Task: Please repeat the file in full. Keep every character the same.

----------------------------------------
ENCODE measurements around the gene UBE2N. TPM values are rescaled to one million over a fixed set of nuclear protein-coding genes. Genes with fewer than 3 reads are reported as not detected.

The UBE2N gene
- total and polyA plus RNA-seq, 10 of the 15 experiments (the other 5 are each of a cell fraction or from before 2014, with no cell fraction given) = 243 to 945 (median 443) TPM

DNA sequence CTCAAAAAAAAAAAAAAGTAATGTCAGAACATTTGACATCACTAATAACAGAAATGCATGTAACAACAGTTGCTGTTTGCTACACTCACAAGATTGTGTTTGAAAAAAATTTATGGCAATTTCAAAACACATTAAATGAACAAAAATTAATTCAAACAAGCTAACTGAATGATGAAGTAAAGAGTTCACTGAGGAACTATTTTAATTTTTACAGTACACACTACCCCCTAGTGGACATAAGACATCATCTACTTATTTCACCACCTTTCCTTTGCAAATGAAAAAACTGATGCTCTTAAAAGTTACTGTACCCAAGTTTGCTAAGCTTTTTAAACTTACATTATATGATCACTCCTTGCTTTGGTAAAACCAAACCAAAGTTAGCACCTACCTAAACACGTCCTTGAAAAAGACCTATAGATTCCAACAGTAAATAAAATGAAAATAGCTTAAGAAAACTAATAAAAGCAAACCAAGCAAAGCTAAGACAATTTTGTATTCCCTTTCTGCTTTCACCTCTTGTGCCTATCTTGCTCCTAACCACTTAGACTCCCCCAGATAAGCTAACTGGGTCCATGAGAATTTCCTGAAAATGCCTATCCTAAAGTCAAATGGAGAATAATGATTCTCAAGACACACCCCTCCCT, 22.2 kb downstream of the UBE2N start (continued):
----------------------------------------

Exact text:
ENCODE measurements around the gene UBE2N. TPM values are rescaled to one million over a fixed set of nuclear protein-coding genes. Genes with fewer than 3 reads are reported as not detected.

The UBE2N gene
- total and polyA plus RNA-seq, 10 of the 15 experiments (the other 5 are each of a cell fraction or from before 2014, with no cell fraction given) = 243 to 945 (median 443) TPM

DNA sequence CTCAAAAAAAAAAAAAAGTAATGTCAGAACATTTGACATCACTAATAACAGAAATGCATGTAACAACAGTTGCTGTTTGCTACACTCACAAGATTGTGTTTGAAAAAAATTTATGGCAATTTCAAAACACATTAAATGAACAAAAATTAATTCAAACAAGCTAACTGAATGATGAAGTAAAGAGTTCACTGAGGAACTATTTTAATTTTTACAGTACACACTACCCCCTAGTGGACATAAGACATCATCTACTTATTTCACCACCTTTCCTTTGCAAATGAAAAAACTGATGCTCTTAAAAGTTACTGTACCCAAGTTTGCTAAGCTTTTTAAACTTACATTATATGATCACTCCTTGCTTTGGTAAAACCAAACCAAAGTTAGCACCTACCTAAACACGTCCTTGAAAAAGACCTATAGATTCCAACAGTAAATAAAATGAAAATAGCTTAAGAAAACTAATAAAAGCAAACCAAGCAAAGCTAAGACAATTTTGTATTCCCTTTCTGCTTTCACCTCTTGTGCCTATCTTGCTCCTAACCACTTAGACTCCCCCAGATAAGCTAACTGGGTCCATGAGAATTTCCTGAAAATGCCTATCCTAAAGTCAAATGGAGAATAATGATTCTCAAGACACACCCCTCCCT, 22.2 kb downstream of the UBE2N start (continued):